Courtesy of SmartPak.com
The term “laminitis” is used to describe an inflammation of the laminae, the tissue that connects your horse’s coffin bone to the rest of the hoof. This inflammation can be extremely painful, and in severe cases it can cause the laminae to die, leaving the coffin bone unsupported in the hoof. If the bone rotates or sinks in the hoof, the horse is said to have “foundered.” Because of the potential severity, this condition always requires attention from your veterinarian and farrier.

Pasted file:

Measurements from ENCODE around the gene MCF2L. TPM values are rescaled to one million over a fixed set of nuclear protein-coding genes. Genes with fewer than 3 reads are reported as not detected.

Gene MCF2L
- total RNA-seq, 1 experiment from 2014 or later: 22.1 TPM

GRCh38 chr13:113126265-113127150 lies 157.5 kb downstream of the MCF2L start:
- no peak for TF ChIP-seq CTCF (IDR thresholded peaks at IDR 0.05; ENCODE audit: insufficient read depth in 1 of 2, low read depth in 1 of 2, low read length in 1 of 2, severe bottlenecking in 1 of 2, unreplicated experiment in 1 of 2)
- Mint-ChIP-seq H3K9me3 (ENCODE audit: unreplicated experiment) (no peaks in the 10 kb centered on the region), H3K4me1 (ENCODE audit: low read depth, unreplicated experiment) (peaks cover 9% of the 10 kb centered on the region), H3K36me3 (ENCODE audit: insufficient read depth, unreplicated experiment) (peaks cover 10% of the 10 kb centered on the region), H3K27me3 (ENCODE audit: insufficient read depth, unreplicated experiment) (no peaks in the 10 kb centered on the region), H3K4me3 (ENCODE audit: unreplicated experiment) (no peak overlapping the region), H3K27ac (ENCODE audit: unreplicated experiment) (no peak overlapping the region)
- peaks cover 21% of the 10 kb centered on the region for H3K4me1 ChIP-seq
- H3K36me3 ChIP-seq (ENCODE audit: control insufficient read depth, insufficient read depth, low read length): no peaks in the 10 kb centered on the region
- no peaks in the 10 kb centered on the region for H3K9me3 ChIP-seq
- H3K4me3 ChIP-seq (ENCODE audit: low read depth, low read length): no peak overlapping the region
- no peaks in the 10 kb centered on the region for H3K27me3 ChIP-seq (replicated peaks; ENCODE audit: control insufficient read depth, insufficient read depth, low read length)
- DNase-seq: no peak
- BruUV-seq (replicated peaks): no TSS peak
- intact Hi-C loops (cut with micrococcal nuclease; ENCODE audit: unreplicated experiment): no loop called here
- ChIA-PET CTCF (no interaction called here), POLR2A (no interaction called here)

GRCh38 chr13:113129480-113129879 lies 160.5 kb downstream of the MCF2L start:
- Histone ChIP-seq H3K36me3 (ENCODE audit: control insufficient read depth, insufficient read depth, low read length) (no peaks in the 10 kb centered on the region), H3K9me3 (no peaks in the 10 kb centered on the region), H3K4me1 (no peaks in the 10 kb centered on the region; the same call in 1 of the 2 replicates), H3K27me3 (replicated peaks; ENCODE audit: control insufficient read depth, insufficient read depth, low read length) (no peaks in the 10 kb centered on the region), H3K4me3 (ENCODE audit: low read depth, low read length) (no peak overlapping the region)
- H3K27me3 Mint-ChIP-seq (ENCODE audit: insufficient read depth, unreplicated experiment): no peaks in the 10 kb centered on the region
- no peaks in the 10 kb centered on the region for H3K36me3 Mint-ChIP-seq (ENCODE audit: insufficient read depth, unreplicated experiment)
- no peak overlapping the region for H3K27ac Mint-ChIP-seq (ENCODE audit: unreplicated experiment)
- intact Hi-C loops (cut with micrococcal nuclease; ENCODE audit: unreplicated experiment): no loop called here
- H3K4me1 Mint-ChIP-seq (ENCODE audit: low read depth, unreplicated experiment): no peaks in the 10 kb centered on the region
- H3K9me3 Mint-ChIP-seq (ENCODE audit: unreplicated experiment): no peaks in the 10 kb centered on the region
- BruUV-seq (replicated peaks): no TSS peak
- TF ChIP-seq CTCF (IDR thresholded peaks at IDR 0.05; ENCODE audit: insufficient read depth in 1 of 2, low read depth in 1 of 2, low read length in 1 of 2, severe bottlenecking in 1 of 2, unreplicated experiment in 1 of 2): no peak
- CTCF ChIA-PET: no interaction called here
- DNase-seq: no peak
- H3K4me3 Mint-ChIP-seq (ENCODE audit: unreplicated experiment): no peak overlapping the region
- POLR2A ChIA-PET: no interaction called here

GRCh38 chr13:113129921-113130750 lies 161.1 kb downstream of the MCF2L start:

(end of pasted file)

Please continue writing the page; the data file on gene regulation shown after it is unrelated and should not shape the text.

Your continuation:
The leading cause of laminitis is widely believed to be pasture (grass sugar) overload, which is one of the reasons it’s best to reintroduce grazing slowly in the springtime. You may also consider using a grazing muzzle to help reduce your horse’s risk of overindulging on pasture.